Dr. Porges also says that the muscles (and nerves) involved in early feeding behavior help develop the facial muscles and nerve pathways that are involved in social behaviour such as smiling, and the ability to engage in responsive social communication with a caregiver. Obviously bottle fed babies develop these abilities as well, but it seems that breastfeeding – in addition to being the way babies were designed to be fed – is also part of the way babies were designed to develop social abilities. Does that help?

*For any bottle feeding mother or father (including gay men whose parenting partner is another man) who happens to read this and feels yet another a stab of guilt, remember that human babies are also designed to be adaptable and resilient. They have the capacity to survive and thrive in all sorts of circumstances. The love, care and responsiveness your baby gets from you (and dad, other mom, other dad, grandparents and other people) are the most important things in terms of helping your baby’s social engagement system to develop. And loving physical contact, eye contact and soft vocalizations that parents provide if they hold the baby while giving a bottle would definitely help “teach” the vagal brake to work properly.

The challenge for the parents of the fussier, harder to calm babies (I know what it’s like, we had one!), is to accept that you are probably going to have to put more work into calming than parents of other babies (or even your own other babies). And try to remember that there is research that strongly suggests that, even when it seems like your efforts are doing much to calm the baby in the moment, you are undoubtedly helping her over the long term.

About uncommonjohn

I am one of Canada's top parenting writers. My areas of expertise and interest include debunking bad parenting advice (especially about sleep), self-regulation, fatherhood, child development, children's mental health, childbirth and breastfeeding.
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2 Responses to More about self-soothing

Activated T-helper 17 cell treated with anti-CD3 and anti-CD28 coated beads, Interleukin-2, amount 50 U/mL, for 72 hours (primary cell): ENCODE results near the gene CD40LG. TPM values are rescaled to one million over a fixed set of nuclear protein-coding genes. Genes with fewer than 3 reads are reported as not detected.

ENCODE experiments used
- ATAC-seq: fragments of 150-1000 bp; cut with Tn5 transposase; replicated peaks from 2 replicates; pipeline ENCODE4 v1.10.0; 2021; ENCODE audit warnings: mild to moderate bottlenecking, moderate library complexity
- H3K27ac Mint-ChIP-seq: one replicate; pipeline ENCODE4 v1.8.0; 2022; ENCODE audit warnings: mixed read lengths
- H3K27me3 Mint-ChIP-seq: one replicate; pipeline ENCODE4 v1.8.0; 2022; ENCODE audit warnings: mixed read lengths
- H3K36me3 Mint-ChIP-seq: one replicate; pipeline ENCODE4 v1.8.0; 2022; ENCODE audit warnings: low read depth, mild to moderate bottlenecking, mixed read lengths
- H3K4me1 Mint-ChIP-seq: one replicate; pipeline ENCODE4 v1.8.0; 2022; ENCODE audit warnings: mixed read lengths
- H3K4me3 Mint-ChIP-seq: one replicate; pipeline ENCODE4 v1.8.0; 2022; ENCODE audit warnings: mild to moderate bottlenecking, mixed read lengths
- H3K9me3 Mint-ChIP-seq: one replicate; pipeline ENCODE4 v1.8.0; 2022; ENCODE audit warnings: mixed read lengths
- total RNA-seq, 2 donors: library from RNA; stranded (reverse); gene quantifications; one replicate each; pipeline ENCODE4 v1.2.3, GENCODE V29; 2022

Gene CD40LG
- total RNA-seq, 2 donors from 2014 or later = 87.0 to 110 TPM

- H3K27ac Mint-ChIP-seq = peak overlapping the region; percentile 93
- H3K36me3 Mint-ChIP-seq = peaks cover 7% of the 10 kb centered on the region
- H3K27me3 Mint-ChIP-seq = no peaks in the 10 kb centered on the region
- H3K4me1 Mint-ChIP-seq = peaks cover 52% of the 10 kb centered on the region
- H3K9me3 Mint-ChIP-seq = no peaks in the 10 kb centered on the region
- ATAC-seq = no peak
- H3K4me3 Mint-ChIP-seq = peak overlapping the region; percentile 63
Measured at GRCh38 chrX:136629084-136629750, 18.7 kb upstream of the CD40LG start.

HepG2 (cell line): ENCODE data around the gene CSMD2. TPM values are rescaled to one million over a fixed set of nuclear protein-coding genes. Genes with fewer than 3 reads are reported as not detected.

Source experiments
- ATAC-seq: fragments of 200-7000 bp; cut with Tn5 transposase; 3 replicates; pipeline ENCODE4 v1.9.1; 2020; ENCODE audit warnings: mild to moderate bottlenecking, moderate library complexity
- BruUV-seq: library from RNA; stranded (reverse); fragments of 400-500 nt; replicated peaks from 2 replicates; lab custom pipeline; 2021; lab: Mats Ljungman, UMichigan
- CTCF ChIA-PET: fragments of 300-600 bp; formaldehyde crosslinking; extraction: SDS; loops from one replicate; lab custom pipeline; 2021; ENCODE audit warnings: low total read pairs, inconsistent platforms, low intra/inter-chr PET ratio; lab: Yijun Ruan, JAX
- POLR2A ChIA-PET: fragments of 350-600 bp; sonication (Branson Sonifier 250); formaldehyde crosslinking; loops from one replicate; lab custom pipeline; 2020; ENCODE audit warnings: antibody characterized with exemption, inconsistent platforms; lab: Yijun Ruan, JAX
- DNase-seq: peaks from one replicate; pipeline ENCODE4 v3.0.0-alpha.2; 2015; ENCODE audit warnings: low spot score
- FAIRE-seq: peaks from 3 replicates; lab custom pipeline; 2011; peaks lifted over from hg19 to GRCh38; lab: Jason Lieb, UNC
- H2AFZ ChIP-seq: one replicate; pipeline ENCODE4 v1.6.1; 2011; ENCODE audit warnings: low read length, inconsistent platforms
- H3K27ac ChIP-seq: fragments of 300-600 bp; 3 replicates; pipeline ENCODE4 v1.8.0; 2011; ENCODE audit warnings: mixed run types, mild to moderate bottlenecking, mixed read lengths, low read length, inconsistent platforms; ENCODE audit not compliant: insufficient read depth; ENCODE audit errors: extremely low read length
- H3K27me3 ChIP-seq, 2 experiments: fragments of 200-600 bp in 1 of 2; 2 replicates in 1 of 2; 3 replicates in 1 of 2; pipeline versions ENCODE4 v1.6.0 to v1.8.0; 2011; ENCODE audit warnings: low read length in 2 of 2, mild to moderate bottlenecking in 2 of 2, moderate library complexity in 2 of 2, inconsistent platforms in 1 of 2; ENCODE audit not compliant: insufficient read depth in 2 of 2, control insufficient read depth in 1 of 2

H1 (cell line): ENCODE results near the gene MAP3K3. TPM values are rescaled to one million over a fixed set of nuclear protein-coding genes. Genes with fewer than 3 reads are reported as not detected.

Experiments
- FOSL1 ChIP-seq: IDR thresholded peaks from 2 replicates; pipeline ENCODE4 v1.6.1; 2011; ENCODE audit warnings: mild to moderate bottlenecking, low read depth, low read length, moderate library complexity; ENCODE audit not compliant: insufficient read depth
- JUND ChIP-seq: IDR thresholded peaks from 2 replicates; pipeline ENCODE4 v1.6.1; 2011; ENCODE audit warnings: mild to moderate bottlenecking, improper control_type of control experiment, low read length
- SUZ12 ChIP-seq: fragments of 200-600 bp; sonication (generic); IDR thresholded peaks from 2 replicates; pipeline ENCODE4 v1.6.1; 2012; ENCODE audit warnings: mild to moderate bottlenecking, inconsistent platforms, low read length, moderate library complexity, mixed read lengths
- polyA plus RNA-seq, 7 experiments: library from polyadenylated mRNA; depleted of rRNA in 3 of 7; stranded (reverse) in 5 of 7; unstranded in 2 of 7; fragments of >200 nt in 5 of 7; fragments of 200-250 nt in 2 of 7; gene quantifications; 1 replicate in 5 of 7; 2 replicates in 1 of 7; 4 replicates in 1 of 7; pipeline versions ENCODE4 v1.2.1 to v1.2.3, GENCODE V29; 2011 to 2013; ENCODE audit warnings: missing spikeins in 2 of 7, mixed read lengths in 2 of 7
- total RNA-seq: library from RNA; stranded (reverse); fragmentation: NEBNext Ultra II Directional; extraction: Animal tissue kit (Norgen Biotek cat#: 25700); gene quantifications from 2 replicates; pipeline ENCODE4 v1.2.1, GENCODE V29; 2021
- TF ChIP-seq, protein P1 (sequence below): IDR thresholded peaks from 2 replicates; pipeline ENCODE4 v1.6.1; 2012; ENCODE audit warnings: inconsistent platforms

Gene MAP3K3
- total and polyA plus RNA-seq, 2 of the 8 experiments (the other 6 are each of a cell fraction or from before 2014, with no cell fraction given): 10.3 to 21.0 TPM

1. Thomas F. Anders says:

    Dear uncommonjohn, Let me begin by stating that I am a newcomer to your blog. A former student/research assistant of mine recently delivered her first baby and has been following you closely. She recommended that I read your post on self- soothing which I did. In fact I read the several posts on self-soothing, self- regulation, sleep training and the review of Steve Porges’ vagal brake research several times. I even agreed with your quote of me stating that there was very little, if any, research on quantifying actual behaviors that self soothe an infant who awakens in the night and does not cry.
    I believe that we may be in agreement that infants often awaken briefly and return to sleep without crying. It was this observation made from time-lapse video recordings of infant sleep in the 1970s that led me to the conclusion that hardly any infants, if any, actually “sleep through the night” as had been described in pediatric text books of the time. The construct of sleeping through the night after six months of age had been embedded in pediatric lore since the writings of Drs. Gesell and Spock, but our videos demonstrated that infants at 6 months rarely slept more that 5-6 hours uninterruptedly without an awakening; that brief unobserved awakenings and arousals were common at all ages including in adult sleep; and that expectations of young infants’ sleeping from 8:00 pm to 6:00 am, through the night were unrealistic.
    As the original observers of this phenomenon (because of our video cameras), we were at a loss to describe these “silent” awakenings. Everybody was aware of the awakenings associated with crying, but the non-crying awakenings, in our review of the extant literature, had not been previously described. As you suggest, it may have been better to call them crying vs. non-crying awakenings. Since we did see some awakenings that were accompanied by fingers/thumbs in the mouth at 6 months of age, and some that were accompanied by the use of a fuzzy blanket or toy at a slightly older age, we chose the terms “signaled” awakenings vs. “self-soothing” awakenings. The latter term was meant to imply a developmental trajectory on the road to self-regulation, although this term was not widespread in the 1970s.